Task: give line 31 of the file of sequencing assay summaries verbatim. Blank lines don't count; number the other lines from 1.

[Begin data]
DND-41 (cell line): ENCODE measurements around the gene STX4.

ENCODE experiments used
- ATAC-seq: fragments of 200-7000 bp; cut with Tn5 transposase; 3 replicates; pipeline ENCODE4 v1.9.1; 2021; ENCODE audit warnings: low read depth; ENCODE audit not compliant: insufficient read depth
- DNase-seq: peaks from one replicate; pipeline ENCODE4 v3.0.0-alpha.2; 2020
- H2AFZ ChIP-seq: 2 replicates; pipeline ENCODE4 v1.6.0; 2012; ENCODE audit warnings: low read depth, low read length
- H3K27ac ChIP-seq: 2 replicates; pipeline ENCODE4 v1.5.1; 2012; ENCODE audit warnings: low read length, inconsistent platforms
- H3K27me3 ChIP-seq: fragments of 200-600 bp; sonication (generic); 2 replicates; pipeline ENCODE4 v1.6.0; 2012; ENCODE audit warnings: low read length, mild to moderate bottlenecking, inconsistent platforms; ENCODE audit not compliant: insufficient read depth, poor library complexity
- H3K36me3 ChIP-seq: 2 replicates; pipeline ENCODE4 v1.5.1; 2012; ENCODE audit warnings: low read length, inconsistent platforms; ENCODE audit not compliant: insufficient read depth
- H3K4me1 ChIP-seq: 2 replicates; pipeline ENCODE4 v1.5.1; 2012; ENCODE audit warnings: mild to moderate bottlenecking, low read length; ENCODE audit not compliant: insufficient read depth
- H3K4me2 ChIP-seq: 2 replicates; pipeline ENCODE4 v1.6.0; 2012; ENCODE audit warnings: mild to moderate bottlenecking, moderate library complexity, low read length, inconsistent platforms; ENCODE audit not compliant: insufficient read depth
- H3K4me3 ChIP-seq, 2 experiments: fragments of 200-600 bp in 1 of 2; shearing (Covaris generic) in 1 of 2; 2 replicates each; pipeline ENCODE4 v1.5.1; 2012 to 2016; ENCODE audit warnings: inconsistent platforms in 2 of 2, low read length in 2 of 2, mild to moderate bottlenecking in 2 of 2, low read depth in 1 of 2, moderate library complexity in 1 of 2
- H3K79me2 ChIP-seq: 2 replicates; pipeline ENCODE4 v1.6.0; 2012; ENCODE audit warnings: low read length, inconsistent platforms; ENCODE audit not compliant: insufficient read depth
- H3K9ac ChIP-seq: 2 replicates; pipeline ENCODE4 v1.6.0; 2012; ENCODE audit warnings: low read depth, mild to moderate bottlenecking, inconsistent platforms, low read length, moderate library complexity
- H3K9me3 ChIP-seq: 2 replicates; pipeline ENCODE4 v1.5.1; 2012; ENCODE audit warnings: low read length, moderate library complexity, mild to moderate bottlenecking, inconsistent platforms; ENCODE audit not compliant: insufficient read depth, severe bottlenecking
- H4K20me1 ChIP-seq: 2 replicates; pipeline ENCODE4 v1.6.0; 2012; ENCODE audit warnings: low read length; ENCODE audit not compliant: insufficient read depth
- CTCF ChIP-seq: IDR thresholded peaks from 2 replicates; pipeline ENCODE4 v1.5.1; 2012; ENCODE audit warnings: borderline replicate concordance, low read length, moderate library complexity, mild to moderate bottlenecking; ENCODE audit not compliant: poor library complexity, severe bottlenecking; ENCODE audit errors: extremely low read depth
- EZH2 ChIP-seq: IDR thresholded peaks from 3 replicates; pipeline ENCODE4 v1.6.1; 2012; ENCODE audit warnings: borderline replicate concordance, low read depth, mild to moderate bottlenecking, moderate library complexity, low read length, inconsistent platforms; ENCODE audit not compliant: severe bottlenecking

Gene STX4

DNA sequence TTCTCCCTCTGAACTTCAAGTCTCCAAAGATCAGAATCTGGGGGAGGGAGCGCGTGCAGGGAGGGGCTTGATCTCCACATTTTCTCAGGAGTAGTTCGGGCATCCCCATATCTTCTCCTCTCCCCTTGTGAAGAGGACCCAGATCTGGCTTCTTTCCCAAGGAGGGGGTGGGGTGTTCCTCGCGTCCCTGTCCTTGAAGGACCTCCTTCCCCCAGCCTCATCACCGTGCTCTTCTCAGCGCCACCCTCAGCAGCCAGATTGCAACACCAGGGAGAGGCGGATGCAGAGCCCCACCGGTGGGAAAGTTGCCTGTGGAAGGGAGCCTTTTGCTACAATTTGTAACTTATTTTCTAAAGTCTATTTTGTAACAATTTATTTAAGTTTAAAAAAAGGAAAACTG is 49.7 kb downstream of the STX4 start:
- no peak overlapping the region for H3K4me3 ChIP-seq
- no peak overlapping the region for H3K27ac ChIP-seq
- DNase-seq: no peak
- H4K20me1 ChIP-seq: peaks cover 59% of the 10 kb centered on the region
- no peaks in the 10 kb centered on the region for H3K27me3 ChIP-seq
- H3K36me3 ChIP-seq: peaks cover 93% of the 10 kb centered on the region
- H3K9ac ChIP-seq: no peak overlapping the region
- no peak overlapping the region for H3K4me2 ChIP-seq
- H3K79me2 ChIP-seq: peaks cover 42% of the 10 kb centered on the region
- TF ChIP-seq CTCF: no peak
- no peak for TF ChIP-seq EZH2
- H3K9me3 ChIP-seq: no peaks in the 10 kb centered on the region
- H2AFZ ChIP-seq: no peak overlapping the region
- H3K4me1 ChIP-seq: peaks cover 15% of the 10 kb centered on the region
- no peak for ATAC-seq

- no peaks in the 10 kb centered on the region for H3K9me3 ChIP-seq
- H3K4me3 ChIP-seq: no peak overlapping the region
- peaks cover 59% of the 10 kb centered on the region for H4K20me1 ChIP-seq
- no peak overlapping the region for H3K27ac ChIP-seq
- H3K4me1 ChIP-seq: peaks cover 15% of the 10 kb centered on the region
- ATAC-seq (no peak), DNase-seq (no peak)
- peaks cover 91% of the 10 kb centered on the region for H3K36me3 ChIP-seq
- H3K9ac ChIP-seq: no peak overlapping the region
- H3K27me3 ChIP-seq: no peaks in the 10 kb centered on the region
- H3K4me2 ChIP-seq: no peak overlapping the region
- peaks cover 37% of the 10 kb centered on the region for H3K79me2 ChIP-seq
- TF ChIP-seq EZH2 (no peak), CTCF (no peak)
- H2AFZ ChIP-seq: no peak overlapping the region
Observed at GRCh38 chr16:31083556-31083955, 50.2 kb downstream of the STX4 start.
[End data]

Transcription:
- H3K9me3 ChIP-seq: no peaks in the 10 kb centered on the region